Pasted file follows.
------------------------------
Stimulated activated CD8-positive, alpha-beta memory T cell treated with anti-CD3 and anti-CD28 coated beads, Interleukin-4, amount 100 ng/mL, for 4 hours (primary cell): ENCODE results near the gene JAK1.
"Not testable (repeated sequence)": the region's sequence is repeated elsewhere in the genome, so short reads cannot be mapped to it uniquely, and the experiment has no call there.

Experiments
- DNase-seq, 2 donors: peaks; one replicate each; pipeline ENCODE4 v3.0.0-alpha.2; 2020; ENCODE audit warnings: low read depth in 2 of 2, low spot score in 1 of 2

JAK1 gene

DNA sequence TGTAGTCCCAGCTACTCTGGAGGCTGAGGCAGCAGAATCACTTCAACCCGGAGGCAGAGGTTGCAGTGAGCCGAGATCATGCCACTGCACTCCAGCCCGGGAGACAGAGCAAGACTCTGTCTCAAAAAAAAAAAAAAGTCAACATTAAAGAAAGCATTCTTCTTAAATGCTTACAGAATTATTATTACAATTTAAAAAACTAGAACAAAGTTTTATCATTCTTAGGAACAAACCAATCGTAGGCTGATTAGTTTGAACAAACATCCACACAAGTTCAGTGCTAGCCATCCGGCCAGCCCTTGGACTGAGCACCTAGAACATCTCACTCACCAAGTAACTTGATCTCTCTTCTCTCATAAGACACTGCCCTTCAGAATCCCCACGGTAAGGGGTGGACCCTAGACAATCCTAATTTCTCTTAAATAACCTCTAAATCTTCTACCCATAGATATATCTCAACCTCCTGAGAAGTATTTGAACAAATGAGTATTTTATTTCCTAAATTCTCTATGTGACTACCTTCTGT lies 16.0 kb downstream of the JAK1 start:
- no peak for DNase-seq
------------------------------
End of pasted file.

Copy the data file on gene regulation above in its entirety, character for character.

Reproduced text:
Stimulated activated CD8-positive, alpha-beta memory T cell treated with anti-CD3 and anti-CD28 coated beads, Interleukin-4, amount 100 ng/mL, for 4 hours (primary cell): ENCODE results near the gene JAK1.
"Not testable (repeated sequence)": the region's sequence is repeated elsewhere in the genome, so short reads cannot be mapped to it uniquely, and the experiment has no call there.

Experiments
- DNase-seq, 2 donors: peaks; one replicate each; pipeline ENCODE4 v3.0.0-alpha.2; 2020; ENCODE audit warnings: low read depth in 2 of 2, low spot score in 1 of 2

JAK1 gene

DNA sequence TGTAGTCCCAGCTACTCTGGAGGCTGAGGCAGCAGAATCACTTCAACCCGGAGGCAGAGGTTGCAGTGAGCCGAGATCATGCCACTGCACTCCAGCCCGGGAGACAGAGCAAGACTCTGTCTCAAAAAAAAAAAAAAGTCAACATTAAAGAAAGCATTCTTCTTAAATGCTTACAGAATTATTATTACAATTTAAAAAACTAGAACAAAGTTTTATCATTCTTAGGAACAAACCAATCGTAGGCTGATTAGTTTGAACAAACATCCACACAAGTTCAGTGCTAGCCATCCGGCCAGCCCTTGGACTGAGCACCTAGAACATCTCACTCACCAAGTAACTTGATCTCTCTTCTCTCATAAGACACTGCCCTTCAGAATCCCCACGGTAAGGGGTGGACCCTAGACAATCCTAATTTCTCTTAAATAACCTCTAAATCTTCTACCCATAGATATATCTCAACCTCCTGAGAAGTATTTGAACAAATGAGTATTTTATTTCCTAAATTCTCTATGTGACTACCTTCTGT lies 16.0 kb downstream of the JAK1 start:
- no peak for DNase-seq